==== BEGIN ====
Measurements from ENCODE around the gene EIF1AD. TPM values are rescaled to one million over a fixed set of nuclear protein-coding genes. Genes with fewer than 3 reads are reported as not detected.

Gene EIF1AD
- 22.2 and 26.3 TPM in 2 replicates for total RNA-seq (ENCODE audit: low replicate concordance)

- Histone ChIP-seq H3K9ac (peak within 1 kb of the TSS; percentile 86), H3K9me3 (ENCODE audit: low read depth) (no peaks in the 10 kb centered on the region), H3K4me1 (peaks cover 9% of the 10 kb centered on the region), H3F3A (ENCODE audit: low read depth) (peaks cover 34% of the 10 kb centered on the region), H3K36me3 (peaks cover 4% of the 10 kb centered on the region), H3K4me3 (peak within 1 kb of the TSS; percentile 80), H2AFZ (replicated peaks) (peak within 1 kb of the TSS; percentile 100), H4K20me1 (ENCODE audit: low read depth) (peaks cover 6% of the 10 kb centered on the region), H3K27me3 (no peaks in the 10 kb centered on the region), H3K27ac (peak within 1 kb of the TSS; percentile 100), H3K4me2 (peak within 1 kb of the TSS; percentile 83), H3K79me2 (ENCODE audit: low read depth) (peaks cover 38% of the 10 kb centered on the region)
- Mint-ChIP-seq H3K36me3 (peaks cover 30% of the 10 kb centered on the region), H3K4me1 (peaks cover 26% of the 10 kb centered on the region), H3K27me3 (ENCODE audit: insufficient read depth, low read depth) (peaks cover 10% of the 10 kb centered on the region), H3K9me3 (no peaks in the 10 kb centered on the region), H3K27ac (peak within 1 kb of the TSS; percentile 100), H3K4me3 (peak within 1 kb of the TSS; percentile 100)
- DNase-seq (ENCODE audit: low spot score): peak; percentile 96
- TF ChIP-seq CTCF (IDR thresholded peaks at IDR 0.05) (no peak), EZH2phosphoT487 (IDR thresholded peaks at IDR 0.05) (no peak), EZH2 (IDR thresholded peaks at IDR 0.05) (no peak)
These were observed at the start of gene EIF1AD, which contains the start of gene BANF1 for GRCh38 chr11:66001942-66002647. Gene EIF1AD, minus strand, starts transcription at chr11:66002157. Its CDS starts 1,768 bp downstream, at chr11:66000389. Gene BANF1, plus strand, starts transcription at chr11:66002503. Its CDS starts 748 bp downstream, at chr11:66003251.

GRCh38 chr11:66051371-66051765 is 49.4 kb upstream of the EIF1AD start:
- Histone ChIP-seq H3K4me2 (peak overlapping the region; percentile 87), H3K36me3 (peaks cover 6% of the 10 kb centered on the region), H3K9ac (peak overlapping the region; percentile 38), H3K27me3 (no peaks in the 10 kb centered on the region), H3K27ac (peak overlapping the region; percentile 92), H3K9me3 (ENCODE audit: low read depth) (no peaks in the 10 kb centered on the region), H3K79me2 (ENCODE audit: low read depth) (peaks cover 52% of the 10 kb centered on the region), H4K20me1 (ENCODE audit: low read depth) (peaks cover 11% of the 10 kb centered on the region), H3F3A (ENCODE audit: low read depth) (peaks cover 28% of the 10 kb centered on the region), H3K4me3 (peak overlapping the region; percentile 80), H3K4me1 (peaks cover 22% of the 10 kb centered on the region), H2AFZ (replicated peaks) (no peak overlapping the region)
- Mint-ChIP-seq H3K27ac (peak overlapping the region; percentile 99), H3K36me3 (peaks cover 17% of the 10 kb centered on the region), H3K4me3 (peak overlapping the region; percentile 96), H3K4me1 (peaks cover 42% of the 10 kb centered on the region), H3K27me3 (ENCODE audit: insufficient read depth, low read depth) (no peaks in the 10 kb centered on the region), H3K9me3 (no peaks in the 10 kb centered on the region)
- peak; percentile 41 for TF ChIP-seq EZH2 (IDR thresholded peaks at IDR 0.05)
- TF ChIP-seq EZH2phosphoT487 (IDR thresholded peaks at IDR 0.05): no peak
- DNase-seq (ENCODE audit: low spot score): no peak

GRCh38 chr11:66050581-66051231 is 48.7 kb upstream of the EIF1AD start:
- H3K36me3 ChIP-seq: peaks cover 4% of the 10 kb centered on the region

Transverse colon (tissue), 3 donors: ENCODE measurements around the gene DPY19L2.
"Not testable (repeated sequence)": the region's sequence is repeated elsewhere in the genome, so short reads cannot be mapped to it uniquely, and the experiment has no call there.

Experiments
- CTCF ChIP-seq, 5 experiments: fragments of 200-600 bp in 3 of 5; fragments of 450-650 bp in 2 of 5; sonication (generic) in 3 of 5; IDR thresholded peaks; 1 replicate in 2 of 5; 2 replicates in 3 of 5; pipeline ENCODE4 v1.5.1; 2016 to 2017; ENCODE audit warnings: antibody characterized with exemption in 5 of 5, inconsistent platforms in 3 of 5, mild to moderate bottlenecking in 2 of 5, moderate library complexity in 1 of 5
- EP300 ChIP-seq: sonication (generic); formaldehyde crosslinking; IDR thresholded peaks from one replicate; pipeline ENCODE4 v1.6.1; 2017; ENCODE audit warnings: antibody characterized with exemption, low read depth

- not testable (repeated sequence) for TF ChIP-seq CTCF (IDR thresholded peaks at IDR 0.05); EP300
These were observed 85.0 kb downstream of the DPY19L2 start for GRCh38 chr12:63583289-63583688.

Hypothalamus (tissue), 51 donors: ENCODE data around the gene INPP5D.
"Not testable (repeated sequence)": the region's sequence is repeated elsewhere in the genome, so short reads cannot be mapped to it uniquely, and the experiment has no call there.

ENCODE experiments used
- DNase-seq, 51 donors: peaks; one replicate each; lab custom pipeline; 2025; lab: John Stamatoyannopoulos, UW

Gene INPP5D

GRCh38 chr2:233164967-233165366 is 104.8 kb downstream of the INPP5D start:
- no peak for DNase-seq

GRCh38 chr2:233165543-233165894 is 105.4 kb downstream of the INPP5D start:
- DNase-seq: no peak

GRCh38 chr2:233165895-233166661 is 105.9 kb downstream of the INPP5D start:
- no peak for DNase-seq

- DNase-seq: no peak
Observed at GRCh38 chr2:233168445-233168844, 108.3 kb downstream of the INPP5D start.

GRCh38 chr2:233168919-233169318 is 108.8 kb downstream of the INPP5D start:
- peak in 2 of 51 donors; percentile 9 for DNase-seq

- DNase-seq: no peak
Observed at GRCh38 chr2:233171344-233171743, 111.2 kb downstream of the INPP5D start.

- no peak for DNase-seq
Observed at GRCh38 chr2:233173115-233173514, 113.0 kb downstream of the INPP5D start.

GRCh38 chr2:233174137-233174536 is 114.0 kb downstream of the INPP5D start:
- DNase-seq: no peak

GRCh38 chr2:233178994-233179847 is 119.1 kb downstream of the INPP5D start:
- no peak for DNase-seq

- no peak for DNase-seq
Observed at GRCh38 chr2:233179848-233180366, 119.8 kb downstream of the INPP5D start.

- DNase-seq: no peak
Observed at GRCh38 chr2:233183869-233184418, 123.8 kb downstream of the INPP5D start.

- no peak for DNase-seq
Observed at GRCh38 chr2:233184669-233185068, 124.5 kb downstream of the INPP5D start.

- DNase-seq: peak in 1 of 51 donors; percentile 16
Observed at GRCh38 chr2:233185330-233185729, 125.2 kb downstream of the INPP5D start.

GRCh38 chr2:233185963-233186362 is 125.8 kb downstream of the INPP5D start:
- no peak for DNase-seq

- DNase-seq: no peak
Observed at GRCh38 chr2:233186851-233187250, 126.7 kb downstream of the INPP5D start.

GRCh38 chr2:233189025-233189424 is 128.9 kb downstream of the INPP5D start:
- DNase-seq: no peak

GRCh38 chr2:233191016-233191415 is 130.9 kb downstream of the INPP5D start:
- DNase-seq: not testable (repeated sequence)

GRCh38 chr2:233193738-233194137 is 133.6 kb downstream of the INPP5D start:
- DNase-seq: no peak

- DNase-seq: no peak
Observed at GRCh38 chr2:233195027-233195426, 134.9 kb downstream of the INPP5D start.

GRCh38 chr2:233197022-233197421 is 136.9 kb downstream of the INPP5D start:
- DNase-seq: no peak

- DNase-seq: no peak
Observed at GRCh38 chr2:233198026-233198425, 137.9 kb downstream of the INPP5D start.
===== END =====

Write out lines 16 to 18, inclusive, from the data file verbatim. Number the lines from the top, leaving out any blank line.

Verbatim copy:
- H3K36me3 ChIP-seq: peaks cover 4% of the 10 kb centered on the region

Transverse colon (tissue), 3 donors: ENCODE measurements around the gene DPY19L2.
"Not testable (repeated sequence)": the region's sequence is repeated elsewhere in the genome, so short reads cannot be mapped to it uniquely, and the experiment has no call there.